0
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  • The part played by the gunboats on the upper Mississippi had been most conspicuous, as had been the operations of Farragut's heavier ships in the lower waters of the same river.

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  • His first voyage, with his father 1 While he was in New Orleans he adopted David Farragut, who later served with him on the "Essex."

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  • Farragut, his foster-brother, to the chief command.

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  • In the expedition Porter himself commanded the mortar flotilla, which, when Farragut's fleet passed the forts on the early morning of the 24th of April 1862, covered its passage by a terrific bombardment that neutralized the fire of Fort Jackson.

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  • At Vicksburg Porter's bombardment assisted Farragut to run past the forts (June 28).

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  • In 1870 he succeeded Farragut in the grade of admiral, which lapsed after Porter's death until 1899, when it was re-established to reward Rear-Admiral George Dewey for his victory at Manila.

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  • (See Hampton Roads.) Farragut, with a wooden fleet, ran past the twin forts St Philip and Jackson, compelled the surrender of New Orleans (26th April), and gained control of the lower Mississip p i.

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  • Farragut (by Vinnie Ream Hoxie); an equestrian statue of General George H.

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  • Mumford, who had torn down a United States flag placed by Farragut on the United States mint; and for this execution he was denounced (Dec. 1862) by President Davis as "a felon deserving capital punishment," who if captured should be reserved for execution.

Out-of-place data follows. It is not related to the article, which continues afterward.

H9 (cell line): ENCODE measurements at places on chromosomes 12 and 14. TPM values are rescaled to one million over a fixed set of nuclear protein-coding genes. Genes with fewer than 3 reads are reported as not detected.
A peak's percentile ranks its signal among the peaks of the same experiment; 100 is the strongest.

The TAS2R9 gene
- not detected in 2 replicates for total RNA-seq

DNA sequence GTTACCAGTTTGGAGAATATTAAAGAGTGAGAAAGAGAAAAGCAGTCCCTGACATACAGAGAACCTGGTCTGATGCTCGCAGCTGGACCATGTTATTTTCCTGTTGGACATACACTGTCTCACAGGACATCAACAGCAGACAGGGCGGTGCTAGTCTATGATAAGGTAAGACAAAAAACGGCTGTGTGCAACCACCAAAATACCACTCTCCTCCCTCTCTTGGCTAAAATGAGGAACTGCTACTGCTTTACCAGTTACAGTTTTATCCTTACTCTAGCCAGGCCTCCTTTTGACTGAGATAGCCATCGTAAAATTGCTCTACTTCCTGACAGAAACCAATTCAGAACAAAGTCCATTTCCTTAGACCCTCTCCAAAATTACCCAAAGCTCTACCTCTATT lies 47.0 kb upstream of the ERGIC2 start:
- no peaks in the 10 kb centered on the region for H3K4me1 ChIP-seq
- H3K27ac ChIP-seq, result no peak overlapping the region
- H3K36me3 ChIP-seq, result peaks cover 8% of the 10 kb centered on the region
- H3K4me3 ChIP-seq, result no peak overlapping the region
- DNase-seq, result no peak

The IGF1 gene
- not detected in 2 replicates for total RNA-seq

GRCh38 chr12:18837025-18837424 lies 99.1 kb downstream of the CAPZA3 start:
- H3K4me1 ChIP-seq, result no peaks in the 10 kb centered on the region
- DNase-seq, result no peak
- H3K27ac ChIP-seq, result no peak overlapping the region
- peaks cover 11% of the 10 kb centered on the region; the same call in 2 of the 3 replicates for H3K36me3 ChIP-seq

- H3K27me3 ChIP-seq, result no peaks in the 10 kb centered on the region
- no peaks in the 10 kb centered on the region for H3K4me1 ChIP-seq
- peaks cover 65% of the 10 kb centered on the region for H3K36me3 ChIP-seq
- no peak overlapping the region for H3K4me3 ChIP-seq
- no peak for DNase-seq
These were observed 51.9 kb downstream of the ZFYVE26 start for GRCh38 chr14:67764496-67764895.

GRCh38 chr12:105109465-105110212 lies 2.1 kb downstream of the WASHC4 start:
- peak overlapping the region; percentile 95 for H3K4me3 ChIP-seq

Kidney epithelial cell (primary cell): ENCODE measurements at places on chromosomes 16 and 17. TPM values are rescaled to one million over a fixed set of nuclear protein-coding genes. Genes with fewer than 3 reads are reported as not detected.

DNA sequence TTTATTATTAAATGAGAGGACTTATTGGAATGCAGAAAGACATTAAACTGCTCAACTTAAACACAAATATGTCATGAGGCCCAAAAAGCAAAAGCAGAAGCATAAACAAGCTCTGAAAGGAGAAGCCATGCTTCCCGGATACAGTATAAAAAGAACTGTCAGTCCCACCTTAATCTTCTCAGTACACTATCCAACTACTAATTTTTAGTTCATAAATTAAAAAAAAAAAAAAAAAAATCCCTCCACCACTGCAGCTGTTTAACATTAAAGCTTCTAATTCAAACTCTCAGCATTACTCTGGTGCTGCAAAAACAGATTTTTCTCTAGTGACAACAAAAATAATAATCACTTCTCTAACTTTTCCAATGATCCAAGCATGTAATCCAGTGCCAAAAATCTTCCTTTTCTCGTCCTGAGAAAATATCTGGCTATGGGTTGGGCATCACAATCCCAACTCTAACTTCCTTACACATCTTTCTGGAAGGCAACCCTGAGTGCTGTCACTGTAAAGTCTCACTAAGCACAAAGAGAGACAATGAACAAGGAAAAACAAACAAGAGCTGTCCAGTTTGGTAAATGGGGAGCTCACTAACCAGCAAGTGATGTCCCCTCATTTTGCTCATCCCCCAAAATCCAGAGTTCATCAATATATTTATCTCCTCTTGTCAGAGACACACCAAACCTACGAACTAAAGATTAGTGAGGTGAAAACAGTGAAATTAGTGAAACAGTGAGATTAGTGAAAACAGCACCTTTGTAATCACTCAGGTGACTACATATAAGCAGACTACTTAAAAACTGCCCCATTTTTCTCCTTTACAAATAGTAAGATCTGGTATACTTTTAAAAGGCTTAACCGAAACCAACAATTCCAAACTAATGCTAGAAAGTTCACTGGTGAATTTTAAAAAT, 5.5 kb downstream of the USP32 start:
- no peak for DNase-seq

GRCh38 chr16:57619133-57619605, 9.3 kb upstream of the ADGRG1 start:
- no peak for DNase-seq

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  • In Hackley Park there are statues of Lincoln and Farragut, and at the Hackley School there is a statue of McKinley; all three are by C. H.

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  • DAVID GLASGOW FARRAGUT (1801-1870), first admiral of the United States navy, was the son of Major George Farragut, a Catalan by descent, a Minorquin by birth, who had emigrated to America in 1776, and, after the peace, had married a lady of Scottish family and settled near Knoxville, in Tennessee; there Farragut was born on the 5th of July 1801.

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  • After more than four years in the Mediterranean, Farragut returned to the States in November 1820.

    0
    0
  • The service was one of great exposure and privation; for two years and a half, Farragut wrote, he never owned a bed, but lay down to rest wherever he found the most comfortable berth.

    0
    0
  • On the 8th of September 1841 Farragut was promoted to the rank of commander, and on the 14th of September 1855 to that of captain.

    0
    0
  • All this Farragut executed to the letter, with a skill and caution that won for him the love of his followers, and with a dash and boldness that gained him the admiration of the public and the popular name of "Old Salamander."

    0
    0
  • During this time the service on the Mississippi continued both difficult and irksome; nor until the river was cleared could Farragut seriously plan operations against Mobile, a port to which the fall of New Orleans had given increased importance.

    0
    0
  • With this Farragut's active service came to an end; for though in September 1864 he was offered the command of the force intended for the reduction of Wilmington, the state of his health, after the labours and anxieties of the past three years, in a trying climate, compelled him to decline it and to ask to be recalled.

    0
    0
  • Farragut was promoted to it, and in July 1866 was further promoted to the rank of admiral.

    0
    0
  • The appointment was an honourable distinction without political or naval import: the "Franklin" was, to all intents, for the time being, a yacht at Farragut's disposal; and her arrival in the different ports was the signal for international courtesies, entertainments and social gaiety.

    0
    0
  • She returned to America in 1868, and Farragut retired into private life.

    0
    0
  • Farragut was twice married, and left, by his second wife, a son, Loyall Farragut, who, in 1878, published a Life of his father "embodying his Journal and Letters."

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  • Mahan, though shorter, has a greater value from the professional point of view, by reason of the critical appreciation of Farragut's services.